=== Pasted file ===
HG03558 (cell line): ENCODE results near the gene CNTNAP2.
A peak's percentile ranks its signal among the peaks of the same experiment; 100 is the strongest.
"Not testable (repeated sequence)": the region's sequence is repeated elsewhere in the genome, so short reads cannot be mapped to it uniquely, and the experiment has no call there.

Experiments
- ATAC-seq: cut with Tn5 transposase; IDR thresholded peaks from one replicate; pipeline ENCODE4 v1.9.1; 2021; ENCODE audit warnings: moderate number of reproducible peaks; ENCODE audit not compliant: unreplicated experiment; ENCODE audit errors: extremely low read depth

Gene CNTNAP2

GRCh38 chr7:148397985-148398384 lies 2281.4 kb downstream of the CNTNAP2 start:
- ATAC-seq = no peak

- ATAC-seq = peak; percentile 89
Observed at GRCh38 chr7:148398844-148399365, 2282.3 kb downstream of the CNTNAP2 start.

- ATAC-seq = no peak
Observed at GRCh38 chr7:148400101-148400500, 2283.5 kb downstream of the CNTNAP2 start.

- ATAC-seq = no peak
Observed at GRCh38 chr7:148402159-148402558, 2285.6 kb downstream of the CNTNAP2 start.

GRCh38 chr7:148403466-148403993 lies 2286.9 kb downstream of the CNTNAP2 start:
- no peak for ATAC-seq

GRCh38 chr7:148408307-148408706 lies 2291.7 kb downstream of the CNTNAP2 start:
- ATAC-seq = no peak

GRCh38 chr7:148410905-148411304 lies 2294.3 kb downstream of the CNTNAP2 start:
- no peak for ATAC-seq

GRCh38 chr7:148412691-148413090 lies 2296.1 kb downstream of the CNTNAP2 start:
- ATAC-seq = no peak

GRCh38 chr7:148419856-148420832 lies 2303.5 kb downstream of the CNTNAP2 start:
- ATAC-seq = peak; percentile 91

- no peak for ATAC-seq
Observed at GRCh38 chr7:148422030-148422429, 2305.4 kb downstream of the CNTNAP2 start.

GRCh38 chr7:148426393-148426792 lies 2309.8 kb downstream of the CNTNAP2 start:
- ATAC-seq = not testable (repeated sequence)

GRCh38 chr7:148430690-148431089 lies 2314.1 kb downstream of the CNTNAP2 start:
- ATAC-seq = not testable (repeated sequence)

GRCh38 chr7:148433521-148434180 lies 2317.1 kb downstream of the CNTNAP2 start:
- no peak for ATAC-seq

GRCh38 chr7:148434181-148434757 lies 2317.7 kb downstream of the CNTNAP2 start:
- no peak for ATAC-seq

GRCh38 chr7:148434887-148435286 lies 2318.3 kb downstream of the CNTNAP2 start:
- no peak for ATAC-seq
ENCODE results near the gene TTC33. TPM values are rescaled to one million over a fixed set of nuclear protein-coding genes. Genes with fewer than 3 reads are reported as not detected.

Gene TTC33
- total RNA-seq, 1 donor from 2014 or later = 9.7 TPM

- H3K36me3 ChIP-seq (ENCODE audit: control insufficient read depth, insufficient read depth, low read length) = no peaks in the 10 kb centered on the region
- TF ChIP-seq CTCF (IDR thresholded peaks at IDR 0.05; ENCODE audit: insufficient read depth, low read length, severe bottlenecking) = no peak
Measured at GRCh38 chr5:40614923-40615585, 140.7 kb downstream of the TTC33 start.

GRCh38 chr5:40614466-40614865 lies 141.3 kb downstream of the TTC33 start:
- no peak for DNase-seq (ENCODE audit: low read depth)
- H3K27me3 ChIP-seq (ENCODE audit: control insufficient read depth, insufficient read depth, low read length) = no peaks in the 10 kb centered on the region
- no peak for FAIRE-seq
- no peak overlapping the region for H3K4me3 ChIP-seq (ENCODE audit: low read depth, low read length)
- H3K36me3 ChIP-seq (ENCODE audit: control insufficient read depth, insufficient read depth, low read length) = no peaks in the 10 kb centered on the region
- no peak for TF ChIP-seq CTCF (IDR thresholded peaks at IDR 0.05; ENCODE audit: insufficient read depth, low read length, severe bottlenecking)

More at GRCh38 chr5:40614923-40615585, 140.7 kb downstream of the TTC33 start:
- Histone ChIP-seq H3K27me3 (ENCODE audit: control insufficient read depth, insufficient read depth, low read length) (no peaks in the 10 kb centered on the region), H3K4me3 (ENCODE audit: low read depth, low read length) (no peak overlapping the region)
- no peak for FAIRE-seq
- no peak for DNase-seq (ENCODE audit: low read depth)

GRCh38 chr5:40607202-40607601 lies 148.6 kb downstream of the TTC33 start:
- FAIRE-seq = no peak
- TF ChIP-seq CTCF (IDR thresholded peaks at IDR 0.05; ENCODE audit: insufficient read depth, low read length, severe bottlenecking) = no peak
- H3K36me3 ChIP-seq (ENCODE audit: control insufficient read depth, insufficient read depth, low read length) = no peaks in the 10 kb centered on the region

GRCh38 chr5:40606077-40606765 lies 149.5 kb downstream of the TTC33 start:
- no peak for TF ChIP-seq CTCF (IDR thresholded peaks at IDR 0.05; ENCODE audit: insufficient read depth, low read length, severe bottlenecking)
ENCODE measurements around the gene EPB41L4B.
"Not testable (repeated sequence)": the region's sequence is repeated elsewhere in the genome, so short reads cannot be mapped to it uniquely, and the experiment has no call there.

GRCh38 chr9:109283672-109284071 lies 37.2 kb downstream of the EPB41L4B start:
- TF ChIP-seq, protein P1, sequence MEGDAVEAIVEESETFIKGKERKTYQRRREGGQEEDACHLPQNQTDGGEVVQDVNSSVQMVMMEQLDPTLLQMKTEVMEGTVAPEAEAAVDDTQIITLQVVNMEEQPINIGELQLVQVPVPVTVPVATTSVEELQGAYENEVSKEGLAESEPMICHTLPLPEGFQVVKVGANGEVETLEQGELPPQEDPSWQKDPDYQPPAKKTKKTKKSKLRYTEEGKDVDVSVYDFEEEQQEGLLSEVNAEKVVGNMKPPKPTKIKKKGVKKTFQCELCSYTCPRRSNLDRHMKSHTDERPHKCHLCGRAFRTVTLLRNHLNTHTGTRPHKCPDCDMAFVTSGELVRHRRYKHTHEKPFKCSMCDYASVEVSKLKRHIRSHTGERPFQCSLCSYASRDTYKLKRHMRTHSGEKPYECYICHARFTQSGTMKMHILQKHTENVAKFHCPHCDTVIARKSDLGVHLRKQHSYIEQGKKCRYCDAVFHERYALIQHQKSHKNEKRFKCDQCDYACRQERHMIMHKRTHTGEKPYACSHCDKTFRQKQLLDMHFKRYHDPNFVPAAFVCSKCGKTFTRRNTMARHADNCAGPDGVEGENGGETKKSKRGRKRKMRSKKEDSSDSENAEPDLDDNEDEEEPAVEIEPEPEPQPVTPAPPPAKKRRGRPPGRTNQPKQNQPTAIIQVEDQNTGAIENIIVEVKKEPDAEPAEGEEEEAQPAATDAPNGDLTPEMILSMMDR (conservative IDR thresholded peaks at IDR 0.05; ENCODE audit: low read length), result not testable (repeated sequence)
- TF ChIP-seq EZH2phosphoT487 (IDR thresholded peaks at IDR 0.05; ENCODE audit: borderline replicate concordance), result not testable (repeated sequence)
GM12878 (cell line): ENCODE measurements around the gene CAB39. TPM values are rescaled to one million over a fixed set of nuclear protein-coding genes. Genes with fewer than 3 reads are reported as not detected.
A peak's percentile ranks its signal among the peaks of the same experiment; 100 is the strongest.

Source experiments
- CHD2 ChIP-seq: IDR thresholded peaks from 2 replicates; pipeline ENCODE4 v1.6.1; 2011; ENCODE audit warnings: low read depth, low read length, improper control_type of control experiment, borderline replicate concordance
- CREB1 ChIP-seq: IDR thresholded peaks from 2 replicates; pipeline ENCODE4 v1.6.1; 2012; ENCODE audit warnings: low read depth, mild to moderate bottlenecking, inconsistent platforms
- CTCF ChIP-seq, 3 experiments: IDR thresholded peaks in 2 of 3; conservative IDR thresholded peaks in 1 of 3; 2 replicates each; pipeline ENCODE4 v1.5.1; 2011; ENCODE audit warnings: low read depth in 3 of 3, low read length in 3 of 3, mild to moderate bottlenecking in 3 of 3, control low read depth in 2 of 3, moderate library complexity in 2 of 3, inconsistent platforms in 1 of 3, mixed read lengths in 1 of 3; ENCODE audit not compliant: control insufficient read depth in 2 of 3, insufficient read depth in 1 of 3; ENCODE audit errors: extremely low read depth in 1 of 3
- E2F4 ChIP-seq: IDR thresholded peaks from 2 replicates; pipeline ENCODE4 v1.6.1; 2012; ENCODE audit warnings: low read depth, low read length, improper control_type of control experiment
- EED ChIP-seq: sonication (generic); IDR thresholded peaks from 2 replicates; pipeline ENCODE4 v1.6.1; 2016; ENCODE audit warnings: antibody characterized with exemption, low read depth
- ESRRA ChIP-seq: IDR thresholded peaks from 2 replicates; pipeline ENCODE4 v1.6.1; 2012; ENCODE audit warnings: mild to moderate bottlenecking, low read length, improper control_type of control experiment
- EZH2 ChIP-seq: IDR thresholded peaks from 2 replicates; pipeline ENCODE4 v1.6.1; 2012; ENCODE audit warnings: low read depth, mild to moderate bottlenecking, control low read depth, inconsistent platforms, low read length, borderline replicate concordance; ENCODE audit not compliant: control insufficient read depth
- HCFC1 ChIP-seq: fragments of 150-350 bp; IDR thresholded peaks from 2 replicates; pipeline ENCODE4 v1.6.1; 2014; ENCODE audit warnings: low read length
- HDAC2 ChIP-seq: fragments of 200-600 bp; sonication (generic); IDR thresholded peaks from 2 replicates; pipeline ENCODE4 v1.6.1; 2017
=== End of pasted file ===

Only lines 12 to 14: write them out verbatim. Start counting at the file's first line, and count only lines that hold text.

Observed at GRCh38 chr7:148400101-148400500, 2283.5 kb downstream of the CNTNAP2 start.

- ATAC-seq = no peak
Observed at GRCh38 chr7:148402159-148402558, 2285.6 kb downstream of the CNTNAP2 start.